Jacques and Finley: Two challenges still haunt Duggan
Mackinac Island — Detroit Mayor Mike Duggan is pleased with the overall progress the city has made in his five years at the helm. But the two millstones hanging around the city’s neck continue to frustrate him: Bad schools and crime.
Duggan talked with us about his two major challenges during an interview last week at the Detroit Regional Chamber’s Mackinac Policy Conference.
The gun violence that plagues the neighborhoods has spilled over into popular downtown spaces recently, and that news is troublesome to Duggan.
Just over Memorial Day weekend, there were several shootings in Greektown, ending in a four-person shootout. It’s recurring incidents like this that give Detroit its reputation as the most violent city in America.
“The general direction is positive,” Duggan says. “But there are some weekends you feel like you aren’t making any progress and this one was one of them.”
And it’s a deterrent to visitors to the city, as well as potential job seekers. The state’s Talent and Economic Development Department, which wants to attract more talented workers to the region, conducted a study and found “48 percent of Midwest students and 42 percent of its professionals have crime or safety concerns and have a poor image of Detroit.”
While acknowledging the work that needs to be done, Duggan points to other cities that combated their violence and the time it took to make those cities safer.
“You look at the homicide rate in in Boston, New York and LA, and it’s a fraction of ours,” says Duggan. “So on one hand, you can say a brother shoots his brother, is that preventable? In those cities, they have gotten people out of the practice of settling their grievances with guns. And I think we are headed in the right direction. Ceasefire (a violence intervention program) has been working very well. But we have a long way to go.”
Duggan also has complete faith in Detroit Police Chief James Craig, and intends to keep boosting his department’s resources, which will allow Craig to expand the number of officers on the streets.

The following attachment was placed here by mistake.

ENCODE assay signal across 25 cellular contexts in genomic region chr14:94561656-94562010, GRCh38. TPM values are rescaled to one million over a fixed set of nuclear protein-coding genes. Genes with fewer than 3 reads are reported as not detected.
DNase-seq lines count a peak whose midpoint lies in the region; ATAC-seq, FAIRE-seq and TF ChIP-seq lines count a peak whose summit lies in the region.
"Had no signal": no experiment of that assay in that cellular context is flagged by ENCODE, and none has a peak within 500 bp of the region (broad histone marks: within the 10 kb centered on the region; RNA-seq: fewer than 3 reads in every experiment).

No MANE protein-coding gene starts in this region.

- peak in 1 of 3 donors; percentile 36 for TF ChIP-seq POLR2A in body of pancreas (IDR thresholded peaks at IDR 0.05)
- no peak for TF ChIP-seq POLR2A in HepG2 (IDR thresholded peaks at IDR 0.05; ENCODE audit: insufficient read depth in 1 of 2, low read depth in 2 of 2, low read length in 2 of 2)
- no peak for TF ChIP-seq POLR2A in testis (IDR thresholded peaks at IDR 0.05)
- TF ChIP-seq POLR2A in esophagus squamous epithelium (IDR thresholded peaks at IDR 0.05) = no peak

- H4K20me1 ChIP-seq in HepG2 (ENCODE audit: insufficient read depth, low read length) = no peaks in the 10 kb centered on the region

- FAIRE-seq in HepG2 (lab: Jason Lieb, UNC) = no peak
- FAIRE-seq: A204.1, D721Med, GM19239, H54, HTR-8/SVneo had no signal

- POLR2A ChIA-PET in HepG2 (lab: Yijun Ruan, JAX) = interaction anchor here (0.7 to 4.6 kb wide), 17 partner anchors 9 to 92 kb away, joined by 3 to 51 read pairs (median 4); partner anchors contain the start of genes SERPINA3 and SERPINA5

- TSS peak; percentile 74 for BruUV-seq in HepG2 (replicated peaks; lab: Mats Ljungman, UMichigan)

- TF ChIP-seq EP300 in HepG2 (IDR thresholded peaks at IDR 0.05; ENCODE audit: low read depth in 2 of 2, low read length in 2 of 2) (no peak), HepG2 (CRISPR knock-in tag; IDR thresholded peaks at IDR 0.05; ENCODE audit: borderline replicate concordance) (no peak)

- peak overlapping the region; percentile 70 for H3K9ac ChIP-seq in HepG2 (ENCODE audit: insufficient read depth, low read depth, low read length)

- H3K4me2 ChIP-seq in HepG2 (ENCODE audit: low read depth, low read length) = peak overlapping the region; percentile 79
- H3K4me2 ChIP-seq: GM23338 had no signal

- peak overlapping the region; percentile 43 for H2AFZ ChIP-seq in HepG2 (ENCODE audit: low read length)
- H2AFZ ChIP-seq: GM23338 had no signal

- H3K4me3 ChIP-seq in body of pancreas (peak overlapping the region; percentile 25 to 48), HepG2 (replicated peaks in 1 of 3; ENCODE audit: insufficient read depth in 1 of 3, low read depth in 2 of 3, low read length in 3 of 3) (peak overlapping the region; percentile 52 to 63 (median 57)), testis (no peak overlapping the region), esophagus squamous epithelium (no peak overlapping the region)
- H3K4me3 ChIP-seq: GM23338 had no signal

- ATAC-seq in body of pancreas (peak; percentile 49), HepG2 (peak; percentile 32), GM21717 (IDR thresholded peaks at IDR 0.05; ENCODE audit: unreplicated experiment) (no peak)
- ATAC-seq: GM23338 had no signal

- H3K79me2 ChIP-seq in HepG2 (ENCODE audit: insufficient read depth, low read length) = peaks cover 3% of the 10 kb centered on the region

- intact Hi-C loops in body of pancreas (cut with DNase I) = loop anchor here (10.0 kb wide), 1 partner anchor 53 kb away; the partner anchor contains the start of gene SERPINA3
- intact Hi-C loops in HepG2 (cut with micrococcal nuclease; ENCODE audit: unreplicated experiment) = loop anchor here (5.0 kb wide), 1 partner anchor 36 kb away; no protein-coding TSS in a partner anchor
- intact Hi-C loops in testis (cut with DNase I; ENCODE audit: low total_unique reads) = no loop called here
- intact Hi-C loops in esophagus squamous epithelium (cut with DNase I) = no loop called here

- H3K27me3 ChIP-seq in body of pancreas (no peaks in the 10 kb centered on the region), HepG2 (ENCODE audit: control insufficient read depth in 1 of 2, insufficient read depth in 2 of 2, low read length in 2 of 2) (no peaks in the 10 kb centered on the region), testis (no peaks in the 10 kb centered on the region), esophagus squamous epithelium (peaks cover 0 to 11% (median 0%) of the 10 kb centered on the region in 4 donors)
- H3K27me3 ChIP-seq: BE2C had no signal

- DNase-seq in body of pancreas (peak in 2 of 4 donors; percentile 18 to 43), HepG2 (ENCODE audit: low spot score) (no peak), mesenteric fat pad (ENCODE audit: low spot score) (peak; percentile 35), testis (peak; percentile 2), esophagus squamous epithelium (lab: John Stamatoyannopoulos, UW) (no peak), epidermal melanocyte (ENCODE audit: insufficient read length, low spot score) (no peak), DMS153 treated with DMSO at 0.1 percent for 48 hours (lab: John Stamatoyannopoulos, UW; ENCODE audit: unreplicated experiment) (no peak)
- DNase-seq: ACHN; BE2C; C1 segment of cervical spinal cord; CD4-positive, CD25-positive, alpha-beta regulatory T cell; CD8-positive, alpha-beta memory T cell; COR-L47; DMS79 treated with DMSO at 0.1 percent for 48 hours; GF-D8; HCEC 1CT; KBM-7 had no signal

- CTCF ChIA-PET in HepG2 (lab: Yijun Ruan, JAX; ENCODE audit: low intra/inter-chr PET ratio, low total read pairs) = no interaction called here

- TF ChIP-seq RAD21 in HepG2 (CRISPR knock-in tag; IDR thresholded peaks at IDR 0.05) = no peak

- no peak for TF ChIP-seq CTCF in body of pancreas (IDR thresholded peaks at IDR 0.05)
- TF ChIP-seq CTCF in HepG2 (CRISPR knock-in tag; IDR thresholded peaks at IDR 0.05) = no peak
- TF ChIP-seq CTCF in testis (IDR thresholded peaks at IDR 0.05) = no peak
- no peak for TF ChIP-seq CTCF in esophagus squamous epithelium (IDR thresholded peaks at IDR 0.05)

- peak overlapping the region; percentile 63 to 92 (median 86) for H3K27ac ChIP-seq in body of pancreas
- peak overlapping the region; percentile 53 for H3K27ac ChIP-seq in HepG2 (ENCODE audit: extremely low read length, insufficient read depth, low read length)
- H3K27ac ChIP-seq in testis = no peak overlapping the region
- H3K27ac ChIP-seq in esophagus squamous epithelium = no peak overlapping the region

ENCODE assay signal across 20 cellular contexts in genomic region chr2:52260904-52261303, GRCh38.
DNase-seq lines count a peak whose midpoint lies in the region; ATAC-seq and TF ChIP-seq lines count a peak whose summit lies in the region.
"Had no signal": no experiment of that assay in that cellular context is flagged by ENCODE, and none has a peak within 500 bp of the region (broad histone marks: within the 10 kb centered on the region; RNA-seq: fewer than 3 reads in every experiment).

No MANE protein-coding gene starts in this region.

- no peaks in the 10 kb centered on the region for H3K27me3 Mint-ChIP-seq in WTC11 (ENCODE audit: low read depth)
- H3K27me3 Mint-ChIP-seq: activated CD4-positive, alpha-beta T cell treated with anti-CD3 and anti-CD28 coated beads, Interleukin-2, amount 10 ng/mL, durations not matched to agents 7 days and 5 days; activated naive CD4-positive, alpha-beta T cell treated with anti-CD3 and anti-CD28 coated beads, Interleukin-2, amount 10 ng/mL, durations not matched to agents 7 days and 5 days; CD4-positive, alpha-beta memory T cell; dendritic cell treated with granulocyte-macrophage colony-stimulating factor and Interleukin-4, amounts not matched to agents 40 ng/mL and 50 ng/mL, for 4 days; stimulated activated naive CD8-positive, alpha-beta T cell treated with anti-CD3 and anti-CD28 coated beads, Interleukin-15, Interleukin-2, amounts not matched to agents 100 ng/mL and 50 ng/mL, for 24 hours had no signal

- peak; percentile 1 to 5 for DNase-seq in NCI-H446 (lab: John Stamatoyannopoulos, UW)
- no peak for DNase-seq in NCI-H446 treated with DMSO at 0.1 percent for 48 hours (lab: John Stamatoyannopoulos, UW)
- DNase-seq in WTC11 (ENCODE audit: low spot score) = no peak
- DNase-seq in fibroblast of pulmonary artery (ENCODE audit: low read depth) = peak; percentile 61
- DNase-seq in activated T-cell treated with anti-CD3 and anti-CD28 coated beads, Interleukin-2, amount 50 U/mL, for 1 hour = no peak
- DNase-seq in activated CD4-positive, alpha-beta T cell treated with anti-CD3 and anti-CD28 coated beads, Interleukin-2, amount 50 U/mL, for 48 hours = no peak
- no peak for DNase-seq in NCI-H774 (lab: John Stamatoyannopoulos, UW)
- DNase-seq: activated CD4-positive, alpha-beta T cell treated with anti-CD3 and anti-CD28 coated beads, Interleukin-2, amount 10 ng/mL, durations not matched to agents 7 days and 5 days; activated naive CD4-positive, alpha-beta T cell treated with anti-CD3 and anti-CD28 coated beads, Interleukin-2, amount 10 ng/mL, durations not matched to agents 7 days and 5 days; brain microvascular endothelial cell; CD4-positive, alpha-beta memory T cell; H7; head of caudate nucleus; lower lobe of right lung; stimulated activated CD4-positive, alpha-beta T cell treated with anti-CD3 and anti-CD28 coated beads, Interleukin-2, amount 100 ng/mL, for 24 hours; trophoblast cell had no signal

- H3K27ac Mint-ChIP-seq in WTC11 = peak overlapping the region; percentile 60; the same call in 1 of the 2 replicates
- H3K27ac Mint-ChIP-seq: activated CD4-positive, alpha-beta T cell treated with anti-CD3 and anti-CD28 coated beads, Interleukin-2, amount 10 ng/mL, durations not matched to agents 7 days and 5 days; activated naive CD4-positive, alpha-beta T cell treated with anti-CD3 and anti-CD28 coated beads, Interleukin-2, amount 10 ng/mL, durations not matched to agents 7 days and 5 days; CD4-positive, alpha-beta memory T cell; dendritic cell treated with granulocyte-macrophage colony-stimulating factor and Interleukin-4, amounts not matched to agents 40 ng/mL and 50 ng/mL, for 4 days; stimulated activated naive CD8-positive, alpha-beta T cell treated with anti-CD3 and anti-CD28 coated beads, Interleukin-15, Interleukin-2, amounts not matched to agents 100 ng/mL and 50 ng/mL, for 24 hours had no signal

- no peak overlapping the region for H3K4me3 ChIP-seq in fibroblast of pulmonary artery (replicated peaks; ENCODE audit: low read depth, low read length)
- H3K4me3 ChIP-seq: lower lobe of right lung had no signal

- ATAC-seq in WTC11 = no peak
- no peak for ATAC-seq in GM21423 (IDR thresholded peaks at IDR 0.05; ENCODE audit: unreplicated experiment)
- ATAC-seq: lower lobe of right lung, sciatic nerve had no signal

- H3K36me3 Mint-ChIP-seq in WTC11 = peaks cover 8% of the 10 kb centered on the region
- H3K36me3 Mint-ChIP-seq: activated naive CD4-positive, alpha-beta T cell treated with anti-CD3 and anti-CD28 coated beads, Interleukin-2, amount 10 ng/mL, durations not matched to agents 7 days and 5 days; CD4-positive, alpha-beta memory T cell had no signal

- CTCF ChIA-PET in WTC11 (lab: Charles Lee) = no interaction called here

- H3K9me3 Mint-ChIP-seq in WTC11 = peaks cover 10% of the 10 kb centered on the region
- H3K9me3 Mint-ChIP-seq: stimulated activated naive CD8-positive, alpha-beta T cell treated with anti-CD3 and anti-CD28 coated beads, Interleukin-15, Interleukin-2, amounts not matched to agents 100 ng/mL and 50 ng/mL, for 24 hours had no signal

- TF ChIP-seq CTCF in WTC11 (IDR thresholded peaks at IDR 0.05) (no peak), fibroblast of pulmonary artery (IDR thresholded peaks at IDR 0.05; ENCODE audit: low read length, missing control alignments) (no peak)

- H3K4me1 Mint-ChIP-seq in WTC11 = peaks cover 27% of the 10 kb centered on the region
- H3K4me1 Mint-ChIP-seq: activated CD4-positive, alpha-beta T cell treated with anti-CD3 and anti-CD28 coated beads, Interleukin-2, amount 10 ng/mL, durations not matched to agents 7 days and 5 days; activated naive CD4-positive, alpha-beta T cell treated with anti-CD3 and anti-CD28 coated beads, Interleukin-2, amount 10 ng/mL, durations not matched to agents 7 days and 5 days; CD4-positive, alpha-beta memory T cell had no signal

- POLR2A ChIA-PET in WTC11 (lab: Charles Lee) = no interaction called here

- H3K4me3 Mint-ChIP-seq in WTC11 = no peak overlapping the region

“[Chief Craig] is outstanding,” Duggan says. “Their homicide clearance rate is tremendous. It’s up in the 60s, which other cities have rates in the 20s. The ability of people to commit a crime and get away with it has gone down dramatically since he’s been there. If you look at what Boston did, what New York did, what LA did, the homicide rate went down 5 percent the first year, 7 percent the next year, 6 percent the next year. Over 10 years, suddenly you are down 50 percent. It wasn’t that they changed it overnight. And you are seeing that trend-line here. But that doesn’t mean you don’t have really bad periods of time, and this last week or so has been a terrible period of time.”
Duggan says rather than traditional gangs, Detroit struggles with “groups” who solve their disputes with violence.
“Somebody beefs with someone else in the group and now you settle the dispute between the groups with guns,” he says, “and you say, why does it get settled with gunfire?”
Duggan says he’s got a good relationship with U.S Attorney Matthew Schneider and Prosecutor Kym Worthy, and it will take their combined efforts to make a dent in Detroit’s violence.
“We’re all on the same strategy,” the mayor says.
Duggan also has strong faith in Nikolai Vitti, who just finished his first year as superintendent of the Detroit Public Schools Community District.
“Vitti is doing a great job,” Duggan says. “I meet with him all the time.”
Vitti’s task is daunting, and he’s said it will likely take five years for reforms he’s putting in place to really start making a difference.
Detroit’s public schools are consistently the worst in the country, and the latest round of national standardized tests again affirmed that Detroit’s students are the lowest-performing in the country.
That reality is a huge deterrent to families looking to move to the city. Duggan is well aware that improving the city’s schools is essential to the comeback of Detroit, and while he’s adamant that he doesn’t want to run the schools, he is committed to partnering with Vitti where it makes sense.
Those areas include helping to revamp the district’s career and technical centers, which are seeing tremendous improvements, through coordinated help coming from both the city and business community.
And Duggan is also spearheading an innovative transportation system that could alleviate the struggles too many parents face in getting their children to school.
The Detroit school board recently approved the pilot program, which will start this fall, in northwest Detroit and includes 10 traditional public and charter schools. The district will also participate in a Community Education Commission that will grade all the schools in the city -- another tool that should help parents.
“We’ve hit a good strategy, which my role isn’t to run the schools but if I can support the career technical side, if I can support the transportation side for options for parents, if I can support after school programs available to the kids at DPS and charter schools, I think that’s a good role to play, and I think the rollout of this bus line in northwest Detroit is going to be fascinating,” Duggan says. “We’re going to try to make this the family-friendly neighborhood.”